But you get the picture. This budget will harm tens of millions of lives to save fractions of pennies. It is gratuitously cruel and unbecoming of the deep American traditions of helping those in need around the world. President Trump and his budget director should think hard about the standard they’ve expressed for themselves – and begin to refocus this budget on “actually helping” people.

Read full article here.

May 23, 2017

Tillerson Defends State Department Cuts Lawmakers Vow to Block (Bloomberg)

From the article:

A proposed State Department budget that would cut spending by more than 28 percent -- rolling back international food aid, humanitarian assistance and health funding -- drew immediate opposition from lawmakers who will decide its fate...

Critics of the proposed foreign aid cuts say the U.S. is already paying less than its fair share of development aid. While the U.S. contributes more than any other nation, at $33.6 billion year, that’s 0.18 percent of its gross domestic product and about half the 0.32 percent contributed by high-income countries, according to Jeremy Konyndyk of the Center for Global Development...
 
Tillerson and his aides are in the process of a “listening tour” with staff of the State Department and USAID as they consider a major restructuring. Pitkin said major structural changes or actions such as closing overseas posts may come in the fiscal 2019 budget proposal.
 
In the meantime, Tillerson may have to settle for more money than he wants if Congress has its way.
 
Refusing to spend the money “would be tantamount to declaring war on congressional appropriators, which is not a wise thing for an administration to do,” said Jeremy Konyndyk, a senior policy fellow at the Center for Global Development. “We’re in uncharted territory where you have cabinet secretaries going out there for debilitating cuts to their own agencies, so it’s hard to know what to expect.”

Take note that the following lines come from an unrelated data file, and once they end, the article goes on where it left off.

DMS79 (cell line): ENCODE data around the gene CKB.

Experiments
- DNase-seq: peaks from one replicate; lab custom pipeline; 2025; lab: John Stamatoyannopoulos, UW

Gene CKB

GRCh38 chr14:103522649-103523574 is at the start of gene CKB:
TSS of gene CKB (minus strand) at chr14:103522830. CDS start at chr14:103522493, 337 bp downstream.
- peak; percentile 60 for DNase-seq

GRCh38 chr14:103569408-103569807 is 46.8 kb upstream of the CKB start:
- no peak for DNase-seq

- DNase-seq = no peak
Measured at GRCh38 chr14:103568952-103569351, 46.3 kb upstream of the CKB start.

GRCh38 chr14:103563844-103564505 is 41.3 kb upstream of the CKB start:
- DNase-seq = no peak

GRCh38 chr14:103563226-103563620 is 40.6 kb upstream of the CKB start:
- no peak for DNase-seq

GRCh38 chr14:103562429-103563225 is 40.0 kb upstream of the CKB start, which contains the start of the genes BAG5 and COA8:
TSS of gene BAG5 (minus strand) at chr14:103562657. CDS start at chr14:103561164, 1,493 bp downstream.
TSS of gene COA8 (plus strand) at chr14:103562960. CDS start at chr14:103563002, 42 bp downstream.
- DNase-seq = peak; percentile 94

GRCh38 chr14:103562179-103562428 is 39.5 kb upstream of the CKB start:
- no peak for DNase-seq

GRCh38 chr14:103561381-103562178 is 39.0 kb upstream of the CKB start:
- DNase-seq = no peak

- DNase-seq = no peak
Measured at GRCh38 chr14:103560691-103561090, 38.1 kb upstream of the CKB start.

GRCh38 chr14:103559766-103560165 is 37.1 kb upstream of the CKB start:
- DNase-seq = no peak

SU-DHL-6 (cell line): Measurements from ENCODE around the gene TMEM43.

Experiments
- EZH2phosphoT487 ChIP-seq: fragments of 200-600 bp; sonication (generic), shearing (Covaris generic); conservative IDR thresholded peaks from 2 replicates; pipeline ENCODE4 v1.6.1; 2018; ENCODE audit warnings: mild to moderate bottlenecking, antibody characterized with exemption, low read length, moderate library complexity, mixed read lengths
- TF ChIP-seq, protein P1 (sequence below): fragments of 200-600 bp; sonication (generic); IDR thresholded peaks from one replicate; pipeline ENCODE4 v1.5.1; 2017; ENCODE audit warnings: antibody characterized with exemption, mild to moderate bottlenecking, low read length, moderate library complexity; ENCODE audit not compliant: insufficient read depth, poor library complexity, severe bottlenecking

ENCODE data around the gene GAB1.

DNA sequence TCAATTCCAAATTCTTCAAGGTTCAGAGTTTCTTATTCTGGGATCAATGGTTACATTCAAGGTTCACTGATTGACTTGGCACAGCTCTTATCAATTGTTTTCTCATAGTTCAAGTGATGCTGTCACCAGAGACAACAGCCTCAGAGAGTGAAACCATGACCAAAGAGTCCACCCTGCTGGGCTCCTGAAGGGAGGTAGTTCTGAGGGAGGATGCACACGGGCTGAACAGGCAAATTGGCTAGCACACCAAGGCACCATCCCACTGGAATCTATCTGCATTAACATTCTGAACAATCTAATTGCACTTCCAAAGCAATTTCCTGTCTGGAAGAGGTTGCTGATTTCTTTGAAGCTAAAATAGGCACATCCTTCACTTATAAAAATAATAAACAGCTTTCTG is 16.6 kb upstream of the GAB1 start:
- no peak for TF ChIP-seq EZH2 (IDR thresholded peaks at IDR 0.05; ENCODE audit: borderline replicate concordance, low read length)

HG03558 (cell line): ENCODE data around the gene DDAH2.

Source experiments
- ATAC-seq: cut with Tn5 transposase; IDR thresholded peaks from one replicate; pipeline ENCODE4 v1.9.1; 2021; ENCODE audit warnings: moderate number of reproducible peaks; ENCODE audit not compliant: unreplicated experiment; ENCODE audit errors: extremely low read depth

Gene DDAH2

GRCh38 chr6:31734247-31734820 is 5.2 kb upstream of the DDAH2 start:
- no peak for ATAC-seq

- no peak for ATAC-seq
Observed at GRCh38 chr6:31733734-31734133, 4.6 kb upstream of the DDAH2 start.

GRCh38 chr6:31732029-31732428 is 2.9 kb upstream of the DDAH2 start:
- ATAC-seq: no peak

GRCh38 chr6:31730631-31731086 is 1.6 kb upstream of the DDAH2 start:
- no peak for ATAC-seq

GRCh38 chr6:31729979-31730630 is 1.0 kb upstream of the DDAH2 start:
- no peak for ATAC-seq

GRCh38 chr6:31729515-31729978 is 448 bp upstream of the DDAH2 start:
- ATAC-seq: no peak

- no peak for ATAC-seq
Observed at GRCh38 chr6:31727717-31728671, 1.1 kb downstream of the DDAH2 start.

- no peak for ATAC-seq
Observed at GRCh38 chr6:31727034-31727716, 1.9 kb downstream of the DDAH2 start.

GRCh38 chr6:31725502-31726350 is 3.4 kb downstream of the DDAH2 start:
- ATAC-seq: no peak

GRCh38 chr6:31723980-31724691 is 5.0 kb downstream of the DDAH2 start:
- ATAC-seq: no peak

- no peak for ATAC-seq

May 4, 2017

Clinton and Helms Nearly Ruined State. Tillerson Wants to Finish the Job. (POLITICO)

From the article:

As President Donald Trump prepares to slash the civilian side of U.S. foreign policy, he would do well to examine the last time this was tried. The quote above is from Secretary of State Warren Christopher, not Rex Tillerson, and it ushered in a major deterioration in civilian national security readiness. Over the course of his administration, President Bill Clinton allowed the foreign affairs budget to fall to half the level (adjusted for inflation) that it had enjoyed at its peak under President Ronald Reagan. Clinton also signed off on debilitating cuts—championed by Senator Jesse Helms—to U.S. civilian presence and staffing levels overseas. Ironically it was a Republican president, George W. Bush, who reversed this trend—but only after his military-centric foreign policy (sound familiar?), combined with hollowed-out capacity at State and USAID, led to disaster in post-war Iraq.

Why rehash this history now? Because Trump seems to see the Clinton-era cuts and Bush’s overreliance on the military as a good start, rather than a cautionary tale. The White House is seeking to gut civilian foreign affairs budgets in fiscal year 2018 while bulking up a military budget that is already tenfold larger. Tillerson is proposing to cut State Department staffing by 9 percent. And rumors abound of plans to fold USAID into the State Department.

Read full article here.